Neil Armstrong, the first man to walk on the moon, was laid to rest in the Atlantic Ocean on Friday in a burial-at-sea ceremony aboard the USS Philippine Sea.
The Apollo 11 commander, Armstrong, served in the Navy from 1949 to 1952. During the burial ceremony he was honored with a bugler and a rifle salute after which his cremated remains were committed to the sea and an American flag was presented to his widow Carol Armstrong.
The burial came a day after former Apollo astronauts, NASA Administrator Charles Bolden and other dignitaries paid tribute to Armstrong at Washington's National Cathedral.
"Neil will always be remembered for taking humankind's first small step on another world," said Administrator Bolden. "But it was the courage, grace and humility he displayed throughout his life that lifted him above the stars."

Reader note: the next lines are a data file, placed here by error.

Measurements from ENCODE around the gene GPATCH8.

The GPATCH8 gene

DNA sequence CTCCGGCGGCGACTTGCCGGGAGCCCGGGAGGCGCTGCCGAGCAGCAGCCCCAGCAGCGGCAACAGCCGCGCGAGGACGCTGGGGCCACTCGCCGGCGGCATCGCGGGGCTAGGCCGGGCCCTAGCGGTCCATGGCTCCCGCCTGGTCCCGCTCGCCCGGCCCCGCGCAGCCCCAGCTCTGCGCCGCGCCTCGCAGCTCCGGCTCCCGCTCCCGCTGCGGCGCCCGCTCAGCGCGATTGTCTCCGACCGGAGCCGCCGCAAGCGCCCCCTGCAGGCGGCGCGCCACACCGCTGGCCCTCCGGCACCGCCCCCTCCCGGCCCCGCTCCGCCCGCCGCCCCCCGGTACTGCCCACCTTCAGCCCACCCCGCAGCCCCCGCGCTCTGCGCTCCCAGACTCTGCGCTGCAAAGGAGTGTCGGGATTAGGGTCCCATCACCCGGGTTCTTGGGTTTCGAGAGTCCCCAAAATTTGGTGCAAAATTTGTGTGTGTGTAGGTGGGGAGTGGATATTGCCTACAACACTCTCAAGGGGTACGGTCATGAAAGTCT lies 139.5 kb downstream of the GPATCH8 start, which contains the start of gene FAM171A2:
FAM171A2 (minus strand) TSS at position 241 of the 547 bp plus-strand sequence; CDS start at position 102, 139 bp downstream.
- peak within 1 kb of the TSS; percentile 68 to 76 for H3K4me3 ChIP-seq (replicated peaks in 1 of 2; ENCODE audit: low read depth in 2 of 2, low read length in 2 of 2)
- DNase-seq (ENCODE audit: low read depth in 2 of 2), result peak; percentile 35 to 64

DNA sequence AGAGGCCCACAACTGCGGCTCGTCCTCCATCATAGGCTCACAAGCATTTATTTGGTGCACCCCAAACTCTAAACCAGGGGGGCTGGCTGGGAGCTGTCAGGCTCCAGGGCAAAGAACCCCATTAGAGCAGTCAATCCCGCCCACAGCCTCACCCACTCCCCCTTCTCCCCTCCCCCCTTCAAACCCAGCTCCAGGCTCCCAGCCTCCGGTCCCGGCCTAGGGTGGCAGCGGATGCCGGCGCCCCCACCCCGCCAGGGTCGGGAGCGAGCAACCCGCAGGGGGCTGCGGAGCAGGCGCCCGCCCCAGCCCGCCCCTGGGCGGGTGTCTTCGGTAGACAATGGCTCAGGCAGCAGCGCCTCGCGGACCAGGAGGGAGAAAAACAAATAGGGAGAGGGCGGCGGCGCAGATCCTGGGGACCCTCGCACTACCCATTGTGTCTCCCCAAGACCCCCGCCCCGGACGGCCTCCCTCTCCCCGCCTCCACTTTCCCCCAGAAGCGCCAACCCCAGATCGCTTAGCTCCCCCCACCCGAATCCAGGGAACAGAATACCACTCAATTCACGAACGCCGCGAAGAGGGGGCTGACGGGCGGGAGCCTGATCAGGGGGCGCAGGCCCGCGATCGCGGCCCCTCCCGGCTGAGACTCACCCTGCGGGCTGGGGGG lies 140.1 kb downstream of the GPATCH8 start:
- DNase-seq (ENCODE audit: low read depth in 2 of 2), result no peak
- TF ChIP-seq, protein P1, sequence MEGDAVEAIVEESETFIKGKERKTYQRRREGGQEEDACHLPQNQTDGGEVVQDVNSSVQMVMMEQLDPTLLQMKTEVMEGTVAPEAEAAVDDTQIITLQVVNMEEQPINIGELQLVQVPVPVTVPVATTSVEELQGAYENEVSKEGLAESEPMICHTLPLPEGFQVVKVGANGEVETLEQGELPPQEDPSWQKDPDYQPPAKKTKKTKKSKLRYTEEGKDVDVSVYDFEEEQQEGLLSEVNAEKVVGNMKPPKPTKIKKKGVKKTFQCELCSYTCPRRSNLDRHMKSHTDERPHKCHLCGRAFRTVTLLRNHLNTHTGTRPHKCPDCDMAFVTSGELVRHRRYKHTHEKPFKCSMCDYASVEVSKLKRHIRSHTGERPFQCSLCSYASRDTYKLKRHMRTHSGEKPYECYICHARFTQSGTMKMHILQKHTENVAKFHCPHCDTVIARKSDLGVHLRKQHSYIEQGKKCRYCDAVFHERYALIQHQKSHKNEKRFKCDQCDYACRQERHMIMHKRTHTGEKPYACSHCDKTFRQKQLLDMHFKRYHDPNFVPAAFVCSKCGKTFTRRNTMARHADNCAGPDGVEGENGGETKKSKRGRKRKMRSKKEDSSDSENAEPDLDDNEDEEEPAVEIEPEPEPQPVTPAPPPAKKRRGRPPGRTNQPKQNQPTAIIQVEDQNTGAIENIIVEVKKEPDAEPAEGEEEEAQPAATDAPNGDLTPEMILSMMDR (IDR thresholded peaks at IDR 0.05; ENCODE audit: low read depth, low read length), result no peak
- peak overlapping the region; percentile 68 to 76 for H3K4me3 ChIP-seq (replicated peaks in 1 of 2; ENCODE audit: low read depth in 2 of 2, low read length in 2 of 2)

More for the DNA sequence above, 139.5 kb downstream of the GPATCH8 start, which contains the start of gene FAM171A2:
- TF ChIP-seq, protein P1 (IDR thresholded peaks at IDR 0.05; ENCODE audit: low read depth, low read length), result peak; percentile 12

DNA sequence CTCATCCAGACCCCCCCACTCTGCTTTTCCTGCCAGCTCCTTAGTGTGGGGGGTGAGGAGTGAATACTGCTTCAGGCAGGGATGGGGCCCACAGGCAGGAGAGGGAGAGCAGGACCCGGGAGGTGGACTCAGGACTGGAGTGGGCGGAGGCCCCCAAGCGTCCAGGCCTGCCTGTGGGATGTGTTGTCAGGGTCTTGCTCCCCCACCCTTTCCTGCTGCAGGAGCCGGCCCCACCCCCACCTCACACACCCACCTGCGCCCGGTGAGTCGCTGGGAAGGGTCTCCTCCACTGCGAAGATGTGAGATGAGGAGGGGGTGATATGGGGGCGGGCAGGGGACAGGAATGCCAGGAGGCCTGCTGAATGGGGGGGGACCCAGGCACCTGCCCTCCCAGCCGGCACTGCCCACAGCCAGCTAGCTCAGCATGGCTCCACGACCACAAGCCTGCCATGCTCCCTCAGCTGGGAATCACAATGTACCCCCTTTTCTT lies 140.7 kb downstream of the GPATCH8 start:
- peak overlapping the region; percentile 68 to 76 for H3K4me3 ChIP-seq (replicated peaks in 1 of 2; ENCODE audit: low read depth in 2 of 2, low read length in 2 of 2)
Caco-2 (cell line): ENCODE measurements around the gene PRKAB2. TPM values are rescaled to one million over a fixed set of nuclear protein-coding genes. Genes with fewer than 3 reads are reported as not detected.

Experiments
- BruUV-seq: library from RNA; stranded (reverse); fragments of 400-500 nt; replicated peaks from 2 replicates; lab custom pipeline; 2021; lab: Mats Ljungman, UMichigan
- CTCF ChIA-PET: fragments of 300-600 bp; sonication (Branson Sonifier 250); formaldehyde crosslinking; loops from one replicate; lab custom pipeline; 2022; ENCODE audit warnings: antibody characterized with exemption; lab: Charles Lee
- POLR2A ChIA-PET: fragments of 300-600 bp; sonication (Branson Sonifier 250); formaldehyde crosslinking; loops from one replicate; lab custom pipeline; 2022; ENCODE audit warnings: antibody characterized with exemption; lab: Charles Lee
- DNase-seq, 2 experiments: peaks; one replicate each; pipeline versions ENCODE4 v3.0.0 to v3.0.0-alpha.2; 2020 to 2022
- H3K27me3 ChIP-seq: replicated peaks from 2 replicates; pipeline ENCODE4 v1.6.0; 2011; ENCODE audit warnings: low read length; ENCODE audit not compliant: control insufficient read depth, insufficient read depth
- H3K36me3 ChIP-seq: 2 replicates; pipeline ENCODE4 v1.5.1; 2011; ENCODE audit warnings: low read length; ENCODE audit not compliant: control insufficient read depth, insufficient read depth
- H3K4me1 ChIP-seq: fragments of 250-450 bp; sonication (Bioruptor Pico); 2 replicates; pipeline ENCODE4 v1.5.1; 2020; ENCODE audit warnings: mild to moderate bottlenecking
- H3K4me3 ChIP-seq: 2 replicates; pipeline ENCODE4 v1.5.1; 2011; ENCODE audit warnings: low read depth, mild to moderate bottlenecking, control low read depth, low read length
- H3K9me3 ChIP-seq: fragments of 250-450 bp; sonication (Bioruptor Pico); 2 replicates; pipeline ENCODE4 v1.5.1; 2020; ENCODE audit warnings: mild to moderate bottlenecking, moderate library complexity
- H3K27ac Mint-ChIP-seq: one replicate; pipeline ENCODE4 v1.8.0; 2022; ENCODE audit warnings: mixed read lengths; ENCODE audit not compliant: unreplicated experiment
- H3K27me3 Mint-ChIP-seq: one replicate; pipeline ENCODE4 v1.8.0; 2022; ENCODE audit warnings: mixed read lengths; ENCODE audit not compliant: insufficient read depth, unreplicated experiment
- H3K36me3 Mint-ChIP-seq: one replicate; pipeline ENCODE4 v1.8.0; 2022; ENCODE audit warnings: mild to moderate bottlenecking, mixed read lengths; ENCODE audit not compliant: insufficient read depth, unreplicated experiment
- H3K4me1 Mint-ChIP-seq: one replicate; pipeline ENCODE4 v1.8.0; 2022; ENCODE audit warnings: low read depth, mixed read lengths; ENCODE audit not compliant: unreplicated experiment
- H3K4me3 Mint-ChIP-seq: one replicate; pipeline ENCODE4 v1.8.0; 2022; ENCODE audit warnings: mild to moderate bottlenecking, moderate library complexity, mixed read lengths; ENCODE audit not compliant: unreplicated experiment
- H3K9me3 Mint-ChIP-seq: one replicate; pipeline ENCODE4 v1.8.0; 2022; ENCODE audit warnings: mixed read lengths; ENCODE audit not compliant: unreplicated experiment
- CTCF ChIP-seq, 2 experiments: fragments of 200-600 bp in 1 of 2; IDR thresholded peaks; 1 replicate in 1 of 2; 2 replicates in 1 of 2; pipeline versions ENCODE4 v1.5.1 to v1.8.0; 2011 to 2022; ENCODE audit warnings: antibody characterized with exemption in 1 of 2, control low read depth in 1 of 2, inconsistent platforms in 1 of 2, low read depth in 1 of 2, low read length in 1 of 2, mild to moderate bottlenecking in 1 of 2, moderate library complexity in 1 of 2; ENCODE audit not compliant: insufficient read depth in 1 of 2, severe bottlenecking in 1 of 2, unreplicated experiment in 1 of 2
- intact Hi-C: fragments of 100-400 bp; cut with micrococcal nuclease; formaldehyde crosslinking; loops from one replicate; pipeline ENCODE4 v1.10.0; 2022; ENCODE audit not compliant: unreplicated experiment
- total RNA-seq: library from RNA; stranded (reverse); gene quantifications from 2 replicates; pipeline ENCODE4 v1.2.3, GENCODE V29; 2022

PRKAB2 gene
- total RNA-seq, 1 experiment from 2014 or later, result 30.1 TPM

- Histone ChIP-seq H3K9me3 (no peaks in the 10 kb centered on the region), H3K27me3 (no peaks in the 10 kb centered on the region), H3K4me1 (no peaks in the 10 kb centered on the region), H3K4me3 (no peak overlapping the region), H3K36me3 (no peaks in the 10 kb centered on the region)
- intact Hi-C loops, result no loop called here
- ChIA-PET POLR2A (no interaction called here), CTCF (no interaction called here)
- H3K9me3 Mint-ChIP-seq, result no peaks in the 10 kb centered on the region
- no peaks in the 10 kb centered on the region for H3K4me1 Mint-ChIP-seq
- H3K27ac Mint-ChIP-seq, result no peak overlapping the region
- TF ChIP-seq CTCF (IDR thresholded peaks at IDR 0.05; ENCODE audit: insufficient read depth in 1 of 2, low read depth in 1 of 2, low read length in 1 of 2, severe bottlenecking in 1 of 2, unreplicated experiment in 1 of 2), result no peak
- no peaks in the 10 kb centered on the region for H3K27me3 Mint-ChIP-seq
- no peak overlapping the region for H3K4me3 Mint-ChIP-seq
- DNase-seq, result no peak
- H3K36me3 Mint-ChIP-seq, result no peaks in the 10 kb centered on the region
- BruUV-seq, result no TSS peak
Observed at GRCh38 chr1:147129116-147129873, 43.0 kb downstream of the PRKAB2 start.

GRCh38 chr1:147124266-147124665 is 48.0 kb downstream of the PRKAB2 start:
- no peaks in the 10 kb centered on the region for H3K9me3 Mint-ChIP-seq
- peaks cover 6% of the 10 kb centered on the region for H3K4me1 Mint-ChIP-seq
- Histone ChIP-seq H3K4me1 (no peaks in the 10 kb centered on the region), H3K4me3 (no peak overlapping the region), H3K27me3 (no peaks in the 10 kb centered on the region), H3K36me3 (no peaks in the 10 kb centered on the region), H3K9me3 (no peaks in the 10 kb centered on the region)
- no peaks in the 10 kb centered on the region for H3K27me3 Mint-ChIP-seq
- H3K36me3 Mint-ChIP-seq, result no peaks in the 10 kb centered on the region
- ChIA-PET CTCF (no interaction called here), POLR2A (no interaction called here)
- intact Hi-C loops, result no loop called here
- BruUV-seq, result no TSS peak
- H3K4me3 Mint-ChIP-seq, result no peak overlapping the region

"Neil Armstrong left more than footprints and a flag on the moon. He left a foundation for the future and paved the way for future American explorers to be the first to step foot on Mars or another planet," Bolden added.
Armstrong passed away on Aug. 25 at around 2.45 p.m. following complications from a recent cardiac surgery.
Apollo 11 command module pilot Michael Collins, fellow moonwalker Buzz Aldrin, Eugene A. Cernan, the Apollo 17 mission commander and last man to walk on the moon, and John Glenn, the former Senator and first American to orbit the Earth, also attended the memorial service, NASA said.
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